Educational Pictures

From the Audiovisual Identity Database, the motion graphics museum


Educational Pictures (also known as Educational Film Exchanges) was an early film company founded in 1916 by E.W. Hammons, that produced and distributed short subject materials in the 1920s. Some of the Felix the Cat silent cartoons were distributed by Educational Pictures. Around the start of the sound era, Educational Pictures began handling all of the short subjects for Fox Film, including the early Paul Terry "Terrytoons". This continued until at least 1938.

1st Logo (March 23, 1924-1939)

Visuals: There is the text "Educational Film Exchanges presents", "Educational Pictures presents", or "E.W. Hammons presents" at the top of the screen followed by the name of the short. At the bottom of the screen, there is a drawing of a genie's lamp with smoke coming out of it, and written above it in cursive are the words "Educational Pictures" connected to the smoke. At the bottom of the lamp, the words "THE SPICE OF THE PROGRAM" are below the lamp. Then the logo appears full screen with a real photo of a lamp and above the lamp, "Educational Pictures" is written out, and the slogan "The Spice of the Program" is placed below.


  • Most of the time, the logo is still.
  • During the sound era of movies, the film's production number is added underneath the logo, sometimes within a box.
    • The placement of the number, particularly if it is within a box, is above the company's slogan.
  • The appearance of the lamp may vary.
    • Some films such as Blue Blackbirds have a 2D lamp with black as its primary shading color.
    • Some movies from 1937 have a curvy lamp with a lot of shine on its edges and most of it is colored black.
    • On ''Movie Town, the lamp is flat and stylized.
    • The Bees' Buzz features a detailed lamp with shading.
    • The Boudoir Butler has a gray lamp with outlined, white shading.
    • On Miss Lonely Hearts, the text is thin and the lamp, with no shading, has detailed outlining.
  • Sometimes, the logo is superimposed into the final shot of the end credits, adding a transparent effect to itself.
    • On Half-Baked Relations, the lamp is hardly visible.
  • On Hillbilly Love, the logo has a shadow facing the bottom right and the production number, against a black box, is placed in between the company name and the lamp.
  • An ending variant exists where the lamp is dark and blends within a dark gray background. "The End" is placed above the lamp and the company's full name "Educational Film Exchanges, Inc." is on the bottom of the screen.

Technique: Traditional animation.

Audio: The theme to whatever short or cartoon is playing.

Availability: Can be usually seen after the opening credits of the film, which includes its occasional appearance on PBS's Matinee At the Bijou. One of its earliest appearances was on Reno or Bust.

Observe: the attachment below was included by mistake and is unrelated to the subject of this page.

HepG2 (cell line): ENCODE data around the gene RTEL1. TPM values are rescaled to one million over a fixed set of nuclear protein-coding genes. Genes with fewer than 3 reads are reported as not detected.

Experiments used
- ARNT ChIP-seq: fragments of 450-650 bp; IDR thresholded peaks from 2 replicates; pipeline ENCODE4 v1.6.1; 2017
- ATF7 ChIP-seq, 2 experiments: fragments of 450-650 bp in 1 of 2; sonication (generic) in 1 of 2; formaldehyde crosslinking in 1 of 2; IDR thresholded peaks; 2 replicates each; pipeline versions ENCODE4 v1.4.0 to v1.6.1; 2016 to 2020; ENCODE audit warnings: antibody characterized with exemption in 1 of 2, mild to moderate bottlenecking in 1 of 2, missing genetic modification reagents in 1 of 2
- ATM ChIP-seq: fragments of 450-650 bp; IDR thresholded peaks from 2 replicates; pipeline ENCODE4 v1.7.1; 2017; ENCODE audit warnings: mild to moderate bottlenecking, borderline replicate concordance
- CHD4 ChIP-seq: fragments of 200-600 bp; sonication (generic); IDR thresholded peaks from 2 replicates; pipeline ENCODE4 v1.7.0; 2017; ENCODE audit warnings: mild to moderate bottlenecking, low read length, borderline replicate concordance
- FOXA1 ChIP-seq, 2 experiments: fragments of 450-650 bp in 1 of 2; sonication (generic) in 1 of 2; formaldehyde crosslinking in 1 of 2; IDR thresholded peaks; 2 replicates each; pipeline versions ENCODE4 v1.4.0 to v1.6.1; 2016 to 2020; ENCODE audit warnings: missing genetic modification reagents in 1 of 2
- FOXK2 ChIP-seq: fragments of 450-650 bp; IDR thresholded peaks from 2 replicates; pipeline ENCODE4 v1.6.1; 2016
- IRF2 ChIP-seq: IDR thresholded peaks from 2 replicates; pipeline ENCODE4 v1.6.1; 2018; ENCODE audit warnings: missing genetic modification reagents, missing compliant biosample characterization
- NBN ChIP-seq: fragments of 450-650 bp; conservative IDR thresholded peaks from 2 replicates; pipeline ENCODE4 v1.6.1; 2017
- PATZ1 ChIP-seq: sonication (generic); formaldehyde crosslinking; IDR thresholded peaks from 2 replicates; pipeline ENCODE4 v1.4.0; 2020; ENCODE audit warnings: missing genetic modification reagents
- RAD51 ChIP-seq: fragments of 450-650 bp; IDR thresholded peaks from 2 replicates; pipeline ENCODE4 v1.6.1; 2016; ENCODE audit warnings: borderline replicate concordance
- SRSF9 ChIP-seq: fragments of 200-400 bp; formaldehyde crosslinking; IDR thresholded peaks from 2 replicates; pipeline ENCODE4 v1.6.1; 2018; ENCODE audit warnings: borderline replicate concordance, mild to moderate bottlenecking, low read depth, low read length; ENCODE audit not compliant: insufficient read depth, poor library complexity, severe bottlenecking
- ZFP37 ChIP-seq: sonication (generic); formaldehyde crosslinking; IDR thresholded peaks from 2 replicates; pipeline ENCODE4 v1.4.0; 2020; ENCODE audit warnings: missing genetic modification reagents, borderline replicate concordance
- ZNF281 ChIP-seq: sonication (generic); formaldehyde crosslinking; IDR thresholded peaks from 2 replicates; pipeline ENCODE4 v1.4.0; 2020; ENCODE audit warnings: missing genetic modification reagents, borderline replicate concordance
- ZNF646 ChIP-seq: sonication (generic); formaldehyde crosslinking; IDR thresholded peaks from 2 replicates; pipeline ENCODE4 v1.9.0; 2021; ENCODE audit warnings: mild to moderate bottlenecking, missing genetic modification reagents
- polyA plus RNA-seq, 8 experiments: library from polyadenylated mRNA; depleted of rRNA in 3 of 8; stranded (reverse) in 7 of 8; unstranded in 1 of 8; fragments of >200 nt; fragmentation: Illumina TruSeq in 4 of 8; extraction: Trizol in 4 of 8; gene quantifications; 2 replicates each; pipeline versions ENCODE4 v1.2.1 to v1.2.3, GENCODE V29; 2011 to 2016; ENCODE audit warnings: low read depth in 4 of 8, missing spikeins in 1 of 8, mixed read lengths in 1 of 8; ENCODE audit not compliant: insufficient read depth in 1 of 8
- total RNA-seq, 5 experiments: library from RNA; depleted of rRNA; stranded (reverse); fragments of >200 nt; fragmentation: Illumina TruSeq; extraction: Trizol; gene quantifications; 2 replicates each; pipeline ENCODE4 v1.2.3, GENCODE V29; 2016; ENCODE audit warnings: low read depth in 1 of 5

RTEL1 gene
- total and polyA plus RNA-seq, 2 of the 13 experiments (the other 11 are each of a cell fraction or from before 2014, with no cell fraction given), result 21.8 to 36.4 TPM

• The animated variant was prevalent in the 1920's and appeared on Reno or Bust, Air Pockets, and The Iron Mule, among others.

  • Visuals: On the bottom section of the screen is the print logo from the on-screen variant. Next to it are the copyright year and "EDUCATIONAL FILMS CORPORATION OF AMERICA" in a stacked format.


    • During the opening credits (excluding the title card), only the print logo is present. It is also subtly altered with the company name closer to the lamp.
    • On films produced by Mack Sennett Pictures, the logo appears underneath said company's. "DISTRIBUTED BY", with a shadow effect, is displayed on top of the Educational Pictures logo whereas "EDUCATIONAL FILM" and "EXCHANGES, INC." are shown next to it.
    • Sometimes, the logo is within an outlined tube box.
      • A white box variant has the print logo entirely in black and the box has a white fill.
      • Likewise, the box may be black and the box's outline is beveled.
      • On Whose Baby Are You, the outline is thick and the print logo is stylized.

    Technique: A still printed image.

    Audio: The opening theme of the film.

    Visuals: Like the opening title, it is positioned on the bottom of the screen but with the film's production number and company's full name on top of the logo. However, the latter two's positions may change.


    • On Pink Lemonade, the company name in the logo title is further away from the lamp.
    • On The Miss They Missed, a hand-drawn version of the logo is featured where the lamp is simplistic.
    • On The Last Dogie, the lamp has a wider cap.
    • On Miss Lonely Hearts, the lamp is stylized and black and the company name is shifted upwards.

    Technique: A still, printed image.

    Audio: The closing theme of the film.

    Availability: Compared to the on-screen variants, it has appeared more often, particularly during the credits of various films they have produced.

    • The white and black variant was spotted on films from 1935 such as Flicker Fever and Knockout Drops.
    • The hand-drawn lamp was seen on later releases such as The Miss They Missed, Pardon My Accident, and Dates and Nuts.
    • Its final appearance was on Col. Stoopnagle's Cavalcade of Stuff #2.

    2nd Logo (July 5, 1935-August 14, 1936)

    Visuals: On a black background, an oil lamp is on top of a round stand with "THE SPICE OF THE PROGRAM" in 3D in front and surrounding it. Smoke comes out of the lamp, which then reveals the company name on top, wiping in from left to right.

    Technique: Traditional animation.

    Audio: The opening theme of the film.

    Availability: It had a short lifespan and had appeared on a few films while several still used the previous one including its on-screen variant. The only known appearances of this logo were on The Magic Word, One Big Happy Family, and The Queen's Birthday.

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